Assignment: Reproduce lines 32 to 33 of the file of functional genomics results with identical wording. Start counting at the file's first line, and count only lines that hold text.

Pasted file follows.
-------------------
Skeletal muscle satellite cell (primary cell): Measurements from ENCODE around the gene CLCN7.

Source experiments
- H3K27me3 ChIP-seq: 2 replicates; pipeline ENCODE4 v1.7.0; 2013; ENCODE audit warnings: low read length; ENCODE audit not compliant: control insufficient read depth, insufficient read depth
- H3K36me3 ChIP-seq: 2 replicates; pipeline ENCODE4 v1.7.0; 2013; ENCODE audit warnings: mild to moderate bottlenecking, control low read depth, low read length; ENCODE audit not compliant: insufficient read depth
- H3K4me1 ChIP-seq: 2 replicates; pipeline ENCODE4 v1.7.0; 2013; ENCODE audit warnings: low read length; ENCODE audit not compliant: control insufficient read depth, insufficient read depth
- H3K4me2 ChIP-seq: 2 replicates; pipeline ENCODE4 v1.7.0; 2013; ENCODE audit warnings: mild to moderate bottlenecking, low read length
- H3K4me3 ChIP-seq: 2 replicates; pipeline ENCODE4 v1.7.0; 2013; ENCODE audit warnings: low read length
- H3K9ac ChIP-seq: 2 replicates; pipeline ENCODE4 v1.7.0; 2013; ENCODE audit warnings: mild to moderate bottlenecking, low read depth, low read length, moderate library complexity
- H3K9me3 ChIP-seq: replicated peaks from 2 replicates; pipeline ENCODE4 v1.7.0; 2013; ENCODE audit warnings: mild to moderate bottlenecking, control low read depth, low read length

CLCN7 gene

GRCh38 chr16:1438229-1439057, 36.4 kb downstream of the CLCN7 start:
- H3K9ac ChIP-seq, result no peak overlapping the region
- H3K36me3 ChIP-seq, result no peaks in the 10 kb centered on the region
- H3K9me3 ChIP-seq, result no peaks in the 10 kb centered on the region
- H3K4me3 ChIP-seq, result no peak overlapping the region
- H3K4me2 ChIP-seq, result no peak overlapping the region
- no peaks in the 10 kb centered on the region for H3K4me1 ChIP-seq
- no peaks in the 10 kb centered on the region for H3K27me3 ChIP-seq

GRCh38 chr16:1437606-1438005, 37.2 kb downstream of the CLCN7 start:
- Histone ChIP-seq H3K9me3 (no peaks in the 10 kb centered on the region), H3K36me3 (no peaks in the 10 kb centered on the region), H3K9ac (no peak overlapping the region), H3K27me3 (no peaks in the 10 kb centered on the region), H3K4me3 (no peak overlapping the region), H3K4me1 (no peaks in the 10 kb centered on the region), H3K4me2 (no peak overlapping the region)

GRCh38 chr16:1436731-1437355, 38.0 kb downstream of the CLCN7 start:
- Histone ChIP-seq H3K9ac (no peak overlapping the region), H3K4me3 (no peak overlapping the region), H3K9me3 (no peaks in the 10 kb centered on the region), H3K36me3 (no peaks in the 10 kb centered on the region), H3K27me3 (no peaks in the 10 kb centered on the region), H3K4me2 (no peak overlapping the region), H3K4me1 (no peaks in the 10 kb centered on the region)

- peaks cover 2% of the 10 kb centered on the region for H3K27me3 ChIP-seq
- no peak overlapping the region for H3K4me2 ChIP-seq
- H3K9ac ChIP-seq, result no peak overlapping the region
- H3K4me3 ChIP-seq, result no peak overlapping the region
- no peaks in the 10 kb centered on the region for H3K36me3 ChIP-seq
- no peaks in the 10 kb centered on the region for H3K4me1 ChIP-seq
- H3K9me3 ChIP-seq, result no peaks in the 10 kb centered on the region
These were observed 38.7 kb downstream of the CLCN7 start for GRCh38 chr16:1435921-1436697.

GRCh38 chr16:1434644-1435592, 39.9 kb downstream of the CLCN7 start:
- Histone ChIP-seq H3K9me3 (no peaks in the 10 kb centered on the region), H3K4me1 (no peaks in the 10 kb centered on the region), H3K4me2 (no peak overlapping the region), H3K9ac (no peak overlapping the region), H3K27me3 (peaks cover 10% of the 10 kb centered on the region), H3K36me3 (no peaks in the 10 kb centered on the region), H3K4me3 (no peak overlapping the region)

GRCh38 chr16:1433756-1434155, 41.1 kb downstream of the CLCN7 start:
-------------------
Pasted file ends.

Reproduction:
- Histone ChIP-seq H3K9me3 (no peaks in the 10 kb centered on the region), H3K4me1 (no peaks in the 10 kb centered on the region), H3K4me2 (no peak overlapping the region), H3K9ac (no peak overlapping the region), H3K27me3 (peaks cover 10% of the 10 kb centered on the region), H3K36me3 (no peaks in the 10 kb centered on the region), H3K4me3 (no peak overlapping the region)

GRCh38 chr16:1433756-1434155, 41.1 kb downstream of the CLCN7 start: